From Africa: New street safety plan for students offers lessons for all cities

Schoolchildren face a maze of uncertainty on their way to class every day in Dar es Salaam, the capital of Tanzania. With road networks constantly expanding in one of Africa’s fastest-growing cities, the 90 percent of kids who walk to school need to navigate across streets without pedestrian crossings—and sometimes without sidewalks.

Packs of motorcycles zip in front of and around cars, accounting for nearly half of road injuries. The average journey of one kilometer from home to classroom can be dangerous, and too often, deadly. African children are twice as likely to die in a traffic collision then children in other parts of the world.

The clear challenge, and lack of resources to address it, has inspired one nonprofit to create a solution with the potential to scale up and solve road safety issues worldwide. In 2012, a Ghana-based non-governmental organization called Amend created a data-driven approach to quickly fixing dangerous streets called SARSAI (School Area Road Safety Assessments and Improvements).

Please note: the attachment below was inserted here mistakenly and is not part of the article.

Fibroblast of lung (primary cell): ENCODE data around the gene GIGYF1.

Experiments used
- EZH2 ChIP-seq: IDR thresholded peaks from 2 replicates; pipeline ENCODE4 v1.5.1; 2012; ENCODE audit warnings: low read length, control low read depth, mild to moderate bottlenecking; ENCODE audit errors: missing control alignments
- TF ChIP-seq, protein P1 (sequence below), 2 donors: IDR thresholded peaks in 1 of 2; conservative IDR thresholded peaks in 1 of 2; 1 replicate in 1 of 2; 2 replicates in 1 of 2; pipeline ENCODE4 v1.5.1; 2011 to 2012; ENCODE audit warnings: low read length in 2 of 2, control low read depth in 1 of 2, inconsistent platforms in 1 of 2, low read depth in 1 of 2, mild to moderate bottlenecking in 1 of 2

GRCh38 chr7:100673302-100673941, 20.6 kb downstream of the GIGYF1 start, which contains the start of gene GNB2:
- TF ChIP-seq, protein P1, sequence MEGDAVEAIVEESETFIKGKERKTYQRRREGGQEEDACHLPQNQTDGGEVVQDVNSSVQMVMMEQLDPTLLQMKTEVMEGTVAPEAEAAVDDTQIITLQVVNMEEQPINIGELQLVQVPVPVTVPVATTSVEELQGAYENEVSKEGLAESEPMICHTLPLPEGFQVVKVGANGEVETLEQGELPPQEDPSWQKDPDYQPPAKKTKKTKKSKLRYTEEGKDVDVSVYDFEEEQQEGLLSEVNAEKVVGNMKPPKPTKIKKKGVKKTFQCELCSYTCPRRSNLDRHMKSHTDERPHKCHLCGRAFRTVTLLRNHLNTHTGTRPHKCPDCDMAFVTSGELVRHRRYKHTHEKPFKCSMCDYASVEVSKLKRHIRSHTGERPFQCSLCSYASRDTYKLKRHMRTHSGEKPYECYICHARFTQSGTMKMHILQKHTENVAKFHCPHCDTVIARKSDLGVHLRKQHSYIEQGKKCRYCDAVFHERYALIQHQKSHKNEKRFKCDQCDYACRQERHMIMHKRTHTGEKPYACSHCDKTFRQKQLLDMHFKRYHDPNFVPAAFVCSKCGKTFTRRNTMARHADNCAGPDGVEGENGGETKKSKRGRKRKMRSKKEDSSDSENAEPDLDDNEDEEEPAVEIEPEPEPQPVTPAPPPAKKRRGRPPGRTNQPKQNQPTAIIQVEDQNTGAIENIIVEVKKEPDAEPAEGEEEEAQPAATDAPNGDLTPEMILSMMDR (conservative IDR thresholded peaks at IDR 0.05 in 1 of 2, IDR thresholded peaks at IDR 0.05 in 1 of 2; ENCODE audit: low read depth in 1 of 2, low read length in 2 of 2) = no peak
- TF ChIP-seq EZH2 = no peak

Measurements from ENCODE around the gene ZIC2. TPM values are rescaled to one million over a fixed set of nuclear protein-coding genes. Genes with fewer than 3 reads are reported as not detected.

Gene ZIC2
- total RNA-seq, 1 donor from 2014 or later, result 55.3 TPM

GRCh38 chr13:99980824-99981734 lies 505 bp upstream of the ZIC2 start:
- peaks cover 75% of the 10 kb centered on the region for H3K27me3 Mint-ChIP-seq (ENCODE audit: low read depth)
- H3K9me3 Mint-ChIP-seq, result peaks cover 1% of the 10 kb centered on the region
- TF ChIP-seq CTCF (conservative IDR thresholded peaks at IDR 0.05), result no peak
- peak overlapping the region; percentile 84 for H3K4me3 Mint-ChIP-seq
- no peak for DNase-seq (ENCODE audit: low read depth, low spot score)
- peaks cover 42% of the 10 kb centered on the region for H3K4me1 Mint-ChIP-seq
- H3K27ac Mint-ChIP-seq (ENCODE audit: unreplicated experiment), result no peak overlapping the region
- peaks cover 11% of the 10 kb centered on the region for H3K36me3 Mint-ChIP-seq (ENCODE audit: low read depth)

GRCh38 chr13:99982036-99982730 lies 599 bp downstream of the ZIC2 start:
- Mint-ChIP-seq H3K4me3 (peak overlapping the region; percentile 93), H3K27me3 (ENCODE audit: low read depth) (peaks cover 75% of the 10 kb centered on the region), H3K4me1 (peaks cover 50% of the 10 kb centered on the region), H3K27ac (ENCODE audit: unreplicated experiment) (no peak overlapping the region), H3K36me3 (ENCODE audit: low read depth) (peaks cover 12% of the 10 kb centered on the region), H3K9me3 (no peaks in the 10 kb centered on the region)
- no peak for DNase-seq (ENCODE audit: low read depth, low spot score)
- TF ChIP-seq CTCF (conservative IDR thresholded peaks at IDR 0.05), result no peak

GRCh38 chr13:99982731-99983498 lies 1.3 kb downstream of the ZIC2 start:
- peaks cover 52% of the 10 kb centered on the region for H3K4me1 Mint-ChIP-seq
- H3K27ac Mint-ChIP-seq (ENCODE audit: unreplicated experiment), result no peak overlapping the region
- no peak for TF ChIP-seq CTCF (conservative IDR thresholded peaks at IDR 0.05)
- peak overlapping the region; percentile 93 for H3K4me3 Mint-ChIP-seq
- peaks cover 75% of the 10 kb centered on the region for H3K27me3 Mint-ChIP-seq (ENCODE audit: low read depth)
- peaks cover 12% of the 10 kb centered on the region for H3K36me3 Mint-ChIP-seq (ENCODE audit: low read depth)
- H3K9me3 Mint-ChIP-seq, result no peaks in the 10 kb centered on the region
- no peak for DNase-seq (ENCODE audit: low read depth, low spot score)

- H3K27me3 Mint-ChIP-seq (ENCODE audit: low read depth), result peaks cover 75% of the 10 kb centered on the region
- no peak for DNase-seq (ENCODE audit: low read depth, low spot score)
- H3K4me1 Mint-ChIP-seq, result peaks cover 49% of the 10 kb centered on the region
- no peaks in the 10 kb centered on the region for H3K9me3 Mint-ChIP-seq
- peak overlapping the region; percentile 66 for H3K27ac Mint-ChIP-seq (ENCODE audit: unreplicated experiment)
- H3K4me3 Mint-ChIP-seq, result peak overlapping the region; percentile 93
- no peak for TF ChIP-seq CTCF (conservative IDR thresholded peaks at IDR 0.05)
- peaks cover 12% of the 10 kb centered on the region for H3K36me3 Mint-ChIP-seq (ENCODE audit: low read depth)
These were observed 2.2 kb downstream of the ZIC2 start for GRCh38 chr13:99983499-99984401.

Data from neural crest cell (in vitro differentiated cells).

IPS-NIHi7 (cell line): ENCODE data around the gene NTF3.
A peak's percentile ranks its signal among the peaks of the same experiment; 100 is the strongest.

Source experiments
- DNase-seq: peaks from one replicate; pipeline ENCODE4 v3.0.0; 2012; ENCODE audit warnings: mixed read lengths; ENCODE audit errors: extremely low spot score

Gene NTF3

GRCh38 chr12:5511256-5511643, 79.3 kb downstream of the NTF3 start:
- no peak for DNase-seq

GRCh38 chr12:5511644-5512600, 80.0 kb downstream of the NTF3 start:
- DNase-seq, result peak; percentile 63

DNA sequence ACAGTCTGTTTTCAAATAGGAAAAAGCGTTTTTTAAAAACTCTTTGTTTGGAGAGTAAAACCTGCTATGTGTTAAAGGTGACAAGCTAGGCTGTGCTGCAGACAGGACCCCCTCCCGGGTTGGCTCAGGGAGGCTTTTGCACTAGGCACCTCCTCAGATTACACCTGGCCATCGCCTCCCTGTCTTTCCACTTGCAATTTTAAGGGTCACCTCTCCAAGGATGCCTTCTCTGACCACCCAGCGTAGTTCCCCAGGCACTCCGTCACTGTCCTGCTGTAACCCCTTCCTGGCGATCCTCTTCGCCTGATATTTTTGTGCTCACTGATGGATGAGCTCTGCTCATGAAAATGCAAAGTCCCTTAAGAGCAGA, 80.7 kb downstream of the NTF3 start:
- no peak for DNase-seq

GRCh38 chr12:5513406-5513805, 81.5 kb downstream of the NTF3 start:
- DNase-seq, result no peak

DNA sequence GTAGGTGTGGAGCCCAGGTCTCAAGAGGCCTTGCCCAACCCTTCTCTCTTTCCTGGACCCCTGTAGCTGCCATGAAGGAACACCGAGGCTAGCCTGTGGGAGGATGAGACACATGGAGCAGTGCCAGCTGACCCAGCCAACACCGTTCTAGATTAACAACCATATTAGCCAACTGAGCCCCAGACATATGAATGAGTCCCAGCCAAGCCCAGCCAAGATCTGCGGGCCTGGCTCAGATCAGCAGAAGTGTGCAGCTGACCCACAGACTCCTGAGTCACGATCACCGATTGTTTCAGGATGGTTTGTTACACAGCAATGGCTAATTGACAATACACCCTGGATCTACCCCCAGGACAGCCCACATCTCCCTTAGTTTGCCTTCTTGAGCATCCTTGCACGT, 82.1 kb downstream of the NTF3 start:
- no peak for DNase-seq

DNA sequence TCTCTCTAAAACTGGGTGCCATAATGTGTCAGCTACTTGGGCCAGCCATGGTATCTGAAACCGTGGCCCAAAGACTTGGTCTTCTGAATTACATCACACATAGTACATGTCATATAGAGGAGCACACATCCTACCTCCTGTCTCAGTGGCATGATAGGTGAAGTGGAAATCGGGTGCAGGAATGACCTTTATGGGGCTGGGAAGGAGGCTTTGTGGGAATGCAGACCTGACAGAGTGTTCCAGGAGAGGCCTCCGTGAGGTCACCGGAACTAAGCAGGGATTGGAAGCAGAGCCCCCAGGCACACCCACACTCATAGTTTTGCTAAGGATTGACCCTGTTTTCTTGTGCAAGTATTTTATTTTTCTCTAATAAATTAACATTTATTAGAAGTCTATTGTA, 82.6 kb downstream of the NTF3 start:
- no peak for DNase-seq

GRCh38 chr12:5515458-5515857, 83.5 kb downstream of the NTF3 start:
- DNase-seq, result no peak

After years of iterating the program, SARSAI has impacted more than 30 school and 64,000 students in Tanzania alone, and spread to nine additional countries. It also has won the first annual Ross Prize for Cities, a $250,000 global award given by the World Resources Institute (WRI).